March 2, 2011 § 6 Comments
Welcome to another installment of “Let’s Talk Semantics”! Before we begin, a vignette!
Ah! I think to myself. Spring has come early. Too bad for me I’ll spend it in the library. Oh well.
“Excuse me!” a shrill voice interrupts my reverie as I dig through my bag for my sunglasses.
“Hm?” I look up and find a young woman, frazzled and frantic.
“D’you know where the deli is on campus?” Her question comes fast and impatient.
“Uhm…,” I say intelligently. “Ah, the best I know is that we have one on campus. And…I think it’s near some dormitories. Maybe…that direction?” I gesture randomly to the right.
“Okay,” she says, suddenly confident in my unclear directions. “So, it’s over there?”
“Oh, well, I don’t really know. I just think it’s in that direction…but I’m really not sure. Maybe you should ask someone else.” I reply, realizing that I’m about to send her out into the wild blue yonder.
“But it’s that way? If I go that way, I’ll find it?”
“Uh…I really don’t know,” I say, trying to laugh to lighten her intensity. “All I know is that it’s near some dormitories.” (For the record: this is not like my little undergrad–there are dormitories everywhere here!)
“Okay, I’ll go that way, then.”
Laughing again, I stop her and say, “No, no! I don’t want you to go the wrong way. You really need to ask someone else. I’ve only been to the deli once and that was six years ago! I’m not confident in my memory.”
She scoffs scornfully at me and turns around to speak to a rather dashing young man. Soon, they’re laughing. At me? I don’t care. I’m going to the library.
Oh…that’s where the deli is….
So, let’s talk semantics, folks. When did “I think” translate to “I know” for her? at what point do we as general listeners take someone’s thought and transform it into knowledge? Was it because I looked older than a freshman (god help me) that she just wanted to intrinsically trust me even though I was telling her that I wasn’t a trustworthy source on this point? I wasn’t wearing teacher clothes, so I looked like every other student schlepping across campus. What in my language/demeanor/dress indicated to her that I was the font of information and that I was just being modest when I said that I wasn’t sure but I thought this was true?
As a student of English studies for nearly over a decade (oh the horror!), I have learned the fine art of supporting my most outlandish claims with research and cold-hard facts. I have learned how to ethically, pathetically, and logically present a compelling argument for the purpose of persuading my reader to my side. I have learned to deliberately select specific words over others to serve a clear function. But, and let me be perfectly clear about this, if I do not know something to be true but I have a pretty good idea, then I will choose the phrase “I think,” instead. And I do so hoping that my reader or audience will discern the difference.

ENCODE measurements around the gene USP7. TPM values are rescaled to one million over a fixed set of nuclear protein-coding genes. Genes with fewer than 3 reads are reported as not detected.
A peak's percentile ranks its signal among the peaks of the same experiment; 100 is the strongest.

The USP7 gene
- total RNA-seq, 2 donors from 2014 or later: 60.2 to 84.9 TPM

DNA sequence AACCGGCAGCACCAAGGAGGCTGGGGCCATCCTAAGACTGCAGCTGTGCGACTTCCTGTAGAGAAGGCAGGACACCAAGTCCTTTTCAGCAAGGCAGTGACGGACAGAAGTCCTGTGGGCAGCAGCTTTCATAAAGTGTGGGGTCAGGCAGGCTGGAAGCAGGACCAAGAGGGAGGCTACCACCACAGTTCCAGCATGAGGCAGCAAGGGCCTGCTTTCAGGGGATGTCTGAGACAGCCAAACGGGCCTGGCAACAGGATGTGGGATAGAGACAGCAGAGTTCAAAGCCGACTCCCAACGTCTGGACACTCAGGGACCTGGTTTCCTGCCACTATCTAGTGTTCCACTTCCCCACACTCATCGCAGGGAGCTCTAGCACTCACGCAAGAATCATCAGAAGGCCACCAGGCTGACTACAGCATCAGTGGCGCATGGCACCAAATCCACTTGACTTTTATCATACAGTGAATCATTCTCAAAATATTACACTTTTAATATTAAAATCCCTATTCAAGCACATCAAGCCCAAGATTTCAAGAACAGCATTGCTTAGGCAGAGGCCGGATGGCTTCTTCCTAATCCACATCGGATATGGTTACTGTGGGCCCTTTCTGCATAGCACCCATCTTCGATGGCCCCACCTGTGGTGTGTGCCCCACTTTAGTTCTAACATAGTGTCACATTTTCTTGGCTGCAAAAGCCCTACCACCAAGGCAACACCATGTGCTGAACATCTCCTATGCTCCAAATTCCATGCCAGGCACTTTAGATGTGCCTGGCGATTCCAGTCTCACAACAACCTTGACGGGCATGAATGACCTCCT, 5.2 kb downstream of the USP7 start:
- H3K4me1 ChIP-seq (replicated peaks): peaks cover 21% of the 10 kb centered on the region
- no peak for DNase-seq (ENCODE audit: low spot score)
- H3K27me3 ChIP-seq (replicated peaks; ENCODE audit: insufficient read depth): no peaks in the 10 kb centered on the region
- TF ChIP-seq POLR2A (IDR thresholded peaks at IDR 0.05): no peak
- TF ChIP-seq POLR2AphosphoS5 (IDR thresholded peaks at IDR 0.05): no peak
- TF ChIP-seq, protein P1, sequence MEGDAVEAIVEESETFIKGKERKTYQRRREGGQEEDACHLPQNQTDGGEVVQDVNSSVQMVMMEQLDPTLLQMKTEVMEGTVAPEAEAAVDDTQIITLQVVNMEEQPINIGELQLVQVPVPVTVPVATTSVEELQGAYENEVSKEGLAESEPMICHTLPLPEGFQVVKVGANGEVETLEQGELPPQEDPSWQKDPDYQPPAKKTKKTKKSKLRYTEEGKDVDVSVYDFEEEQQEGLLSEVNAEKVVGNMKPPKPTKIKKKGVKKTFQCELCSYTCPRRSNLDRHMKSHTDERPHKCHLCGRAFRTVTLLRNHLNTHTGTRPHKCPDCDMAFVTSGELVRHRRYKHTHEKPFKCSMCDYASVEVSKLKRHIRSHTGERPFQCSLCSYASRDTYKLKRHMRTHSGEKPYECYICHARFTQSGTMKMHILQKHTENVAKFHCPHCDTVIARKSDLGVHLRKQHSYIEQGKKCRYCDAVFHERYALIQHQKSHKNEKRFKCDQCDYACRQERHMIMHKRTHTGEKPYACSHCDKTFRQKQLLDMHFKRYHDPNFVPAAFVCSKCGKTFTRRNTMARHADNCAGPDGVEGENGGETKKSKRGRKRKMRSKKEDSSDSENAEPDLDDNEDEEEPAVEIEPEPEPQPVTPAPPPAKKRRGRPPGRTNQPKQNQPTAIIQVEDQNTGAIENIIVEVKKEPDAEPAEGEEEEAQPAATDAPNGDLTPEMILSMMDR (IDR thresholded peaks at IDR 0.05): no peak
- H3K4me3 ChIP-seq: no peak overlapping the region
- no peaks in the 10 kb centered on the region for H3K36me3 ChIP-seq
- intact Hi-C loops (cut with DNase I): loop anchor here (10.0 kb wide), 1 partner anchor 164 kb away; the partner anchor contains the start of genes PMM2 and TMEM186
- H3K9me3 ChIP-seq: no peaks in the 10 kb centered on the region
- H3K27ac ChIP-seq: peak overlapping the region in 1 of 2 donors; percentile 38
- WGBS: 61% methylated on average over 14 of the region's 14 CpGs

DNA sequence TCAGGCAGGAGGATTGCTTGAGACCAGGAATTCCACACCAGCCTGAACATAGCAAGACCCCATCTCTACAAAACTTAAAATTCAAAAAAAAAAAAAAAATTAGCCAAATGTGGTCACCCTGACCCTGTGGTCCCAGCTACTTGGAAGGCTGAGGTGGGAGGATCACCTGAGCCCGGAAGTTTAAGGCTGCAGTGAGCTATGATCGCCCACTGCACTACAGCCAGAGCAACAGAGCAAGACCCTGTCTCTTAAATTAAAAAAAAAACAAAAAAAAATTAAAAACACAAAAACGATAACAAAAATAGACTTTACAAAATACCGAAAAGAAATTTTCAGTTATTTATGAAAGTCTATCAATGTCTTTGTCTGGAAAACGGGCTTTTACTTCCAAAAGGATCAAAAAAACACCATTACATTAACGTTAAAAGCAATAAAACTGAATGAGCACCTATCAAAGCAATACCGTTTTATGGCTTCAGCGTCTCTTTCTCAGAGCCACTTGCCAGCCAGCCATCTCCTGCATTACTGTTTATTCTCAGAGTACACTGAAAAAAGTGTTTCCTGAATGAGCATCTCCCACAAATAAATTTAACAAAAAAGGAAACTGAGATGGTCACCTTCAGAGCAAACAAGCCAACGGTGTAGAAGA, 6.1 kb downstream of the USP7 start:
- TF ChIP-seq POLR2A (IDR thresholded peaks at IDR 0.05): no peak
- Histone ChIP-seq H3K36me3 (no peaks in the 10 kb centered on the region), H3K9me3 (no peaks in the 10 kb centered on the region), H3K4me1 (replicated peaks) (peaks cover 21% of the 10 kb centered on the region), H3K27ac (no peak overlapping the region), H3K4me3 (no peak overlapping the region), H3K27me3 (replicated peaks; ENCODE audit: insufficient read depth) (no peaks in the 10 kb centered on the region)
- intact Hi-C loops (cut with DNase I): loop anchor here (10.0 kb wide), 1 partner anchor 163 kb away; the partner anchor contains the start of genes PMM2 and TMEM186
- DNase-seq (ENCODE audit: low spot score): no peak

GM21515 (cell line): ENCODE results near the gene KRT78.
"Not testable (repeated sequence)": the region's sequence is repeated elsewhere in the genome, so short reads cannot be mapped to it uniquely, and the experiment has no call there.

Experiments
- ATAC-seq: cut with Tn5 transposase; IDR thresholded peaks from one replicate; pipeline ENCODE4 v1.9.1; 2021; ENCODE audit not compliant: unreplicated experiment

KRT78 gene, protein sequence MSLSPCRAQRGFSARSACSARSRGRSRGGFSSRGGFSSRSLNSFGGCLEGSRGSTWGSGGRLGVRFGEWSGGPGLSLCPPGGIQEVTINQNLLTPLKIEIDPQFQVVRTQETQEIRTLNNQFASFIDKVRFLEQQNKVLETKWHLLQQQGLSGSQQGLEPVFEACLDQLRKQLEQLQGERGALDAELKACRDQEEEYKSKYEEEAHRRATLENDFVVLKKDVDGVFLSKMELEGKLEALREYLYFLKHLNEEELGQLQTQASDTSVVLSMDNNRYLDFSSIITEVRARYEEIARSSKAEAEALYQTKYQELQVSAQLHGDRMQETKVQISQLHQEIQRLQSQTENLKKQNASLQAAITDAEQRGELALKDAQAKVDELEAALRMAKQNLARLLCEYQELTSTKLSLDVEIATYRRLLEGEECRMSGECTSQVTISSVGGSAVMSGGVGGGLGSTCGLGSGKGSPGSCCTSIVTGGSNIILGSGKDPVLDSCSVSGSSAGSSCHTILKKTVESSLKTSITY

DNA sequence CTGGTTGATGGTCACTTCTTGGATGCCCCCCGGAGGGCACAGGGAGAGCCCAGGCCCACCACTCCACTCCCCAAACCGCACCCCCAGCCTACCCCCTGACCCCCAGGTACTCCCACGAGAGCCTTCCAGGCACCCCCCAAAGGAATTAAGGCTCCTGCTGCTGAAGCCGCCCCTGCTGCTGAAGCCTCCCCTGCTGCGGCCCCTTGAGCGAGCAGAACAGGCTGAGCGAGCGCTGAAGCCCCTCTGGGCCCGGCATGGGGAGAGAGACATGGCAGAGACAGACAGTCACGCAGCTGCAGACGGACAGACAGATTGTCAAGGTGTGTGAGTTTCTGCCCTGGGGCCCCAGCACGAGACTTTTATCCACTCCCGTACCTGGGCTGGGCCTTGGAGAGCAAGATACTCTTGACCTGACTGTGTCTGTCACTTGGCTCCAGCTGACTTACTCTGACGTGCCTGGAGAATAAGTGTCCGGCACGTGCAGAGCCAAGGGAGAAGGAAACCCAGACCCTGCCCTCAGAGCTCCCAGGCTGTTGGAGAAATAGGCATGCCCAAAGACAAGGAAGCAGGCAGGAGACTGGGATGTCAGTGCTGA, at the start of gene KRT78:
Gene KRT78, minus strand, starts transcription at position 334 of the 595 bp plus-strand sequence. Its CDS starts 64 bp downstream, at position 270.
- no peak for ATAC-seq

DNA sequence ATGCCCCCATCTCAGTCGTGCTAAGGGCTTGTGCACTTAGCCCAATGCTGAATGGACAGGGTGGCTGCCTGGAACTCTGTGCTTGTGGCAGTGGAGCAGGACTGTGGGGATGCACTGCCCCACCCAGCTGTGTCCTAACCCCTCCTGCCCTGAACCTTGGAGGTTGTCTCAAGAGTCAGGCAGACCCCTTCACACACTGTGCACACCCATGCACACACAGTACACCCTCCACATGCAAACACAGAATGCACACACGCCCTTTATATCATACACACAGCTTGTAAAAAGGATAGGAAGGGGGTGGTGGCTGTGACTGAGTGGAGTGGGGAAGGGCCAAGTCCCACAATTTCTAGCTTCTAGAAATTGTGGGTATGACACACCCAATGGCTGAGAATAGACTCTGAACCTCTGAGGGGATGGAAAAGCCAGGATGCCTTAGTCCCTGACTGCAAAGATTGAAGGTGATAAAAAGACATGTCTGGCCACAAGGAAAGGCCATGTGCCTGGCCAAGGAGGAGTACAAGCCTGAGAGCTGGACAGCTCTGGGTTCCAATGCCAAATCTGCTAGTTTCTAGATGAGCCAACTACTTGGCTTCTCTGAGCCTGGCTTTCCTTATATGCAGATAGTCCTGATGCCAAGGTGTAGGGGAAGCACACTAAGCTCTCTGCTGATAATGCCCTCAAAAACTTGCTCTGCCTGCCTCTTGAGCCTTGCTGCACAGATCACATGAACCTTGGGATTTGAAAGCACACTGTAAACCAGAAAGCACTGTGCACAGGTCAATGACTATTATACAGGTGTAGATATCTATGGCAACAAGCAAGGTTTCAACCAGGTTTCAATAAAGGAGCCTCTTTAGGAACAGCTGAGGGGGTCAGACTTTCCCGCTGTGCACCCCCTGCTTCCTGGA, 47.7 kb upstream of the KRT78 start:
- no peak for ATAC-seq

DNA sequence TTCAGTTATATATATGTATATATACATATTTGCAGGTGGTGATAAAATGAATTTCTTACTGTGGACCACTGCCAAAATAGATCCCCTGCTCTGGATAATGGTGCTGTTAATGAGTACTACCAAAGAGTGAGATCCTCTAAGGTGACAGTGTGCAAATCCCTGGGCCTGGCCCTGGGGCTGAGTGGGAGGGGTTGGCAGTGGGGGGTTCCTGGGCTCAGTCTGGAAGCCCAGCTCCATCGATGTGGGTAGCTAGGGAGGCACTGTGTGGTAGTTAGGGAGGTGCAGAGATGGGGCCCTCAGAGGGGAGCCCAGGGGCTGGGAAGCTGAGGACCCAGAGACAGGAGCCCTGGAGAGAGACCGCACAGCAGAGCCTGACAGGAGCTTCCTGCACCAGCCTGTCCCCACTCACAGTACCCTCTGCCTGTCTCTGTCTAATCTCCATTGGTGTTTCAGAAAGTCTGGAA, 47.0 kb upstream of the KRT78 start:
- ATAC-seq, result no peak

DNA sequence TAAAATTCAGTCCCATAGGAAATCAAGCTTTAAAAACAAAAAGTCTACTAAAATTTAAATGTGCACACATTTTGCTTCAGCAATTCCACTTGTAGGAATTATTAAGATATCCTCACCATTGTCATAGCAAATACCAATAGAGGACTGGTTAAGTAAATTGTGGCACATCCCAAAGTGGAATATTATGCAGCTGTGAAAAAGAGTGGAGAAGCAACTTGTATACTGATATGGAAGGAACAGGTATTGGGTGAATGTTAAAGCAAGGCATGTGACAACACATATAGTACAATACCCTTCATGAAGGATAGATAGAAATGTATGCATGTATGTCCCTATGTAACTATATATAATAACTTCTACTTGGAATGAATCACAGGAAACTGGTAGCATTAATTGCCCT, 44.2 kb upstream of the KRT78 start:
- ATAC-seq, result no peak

“I think” indicates that I have not conducted the research, have not gathered the facts, and indeed am not confident in my own conclusion to stand resolutely beside it should it be found wanting.
“I know” means the absolute opposite of the above. And I choose to use that phrase in specific instances.
This is a phenomenon I’ve noticed in increasing frequency–when I say “I think,” this sometimes translates into “I know” in the minds of my listeners. Hell, even when I say, “I don’t know” and am clear on that, sometimes my listeners hear the complete opposite. (I do know this because of recent conversations with students who have misquoted me during lecture to a surprising degree.) It is in moments like this one when I have that horribly wearying thought that my deliberate word choice is all for naught–have we turned into a society that just speaks for the sake of hearing the sound of its collective voice?
As it turned out, I ended up passing the little deli on my journey to the library. I had pointed that young woman in the exact wrong direction. Oops. Her life lesson: always get a second opinion, especially when your first source rambles on about how she doesn’t know for certain that what she’s saying is even true.
February 23, 2011 § 4 Comments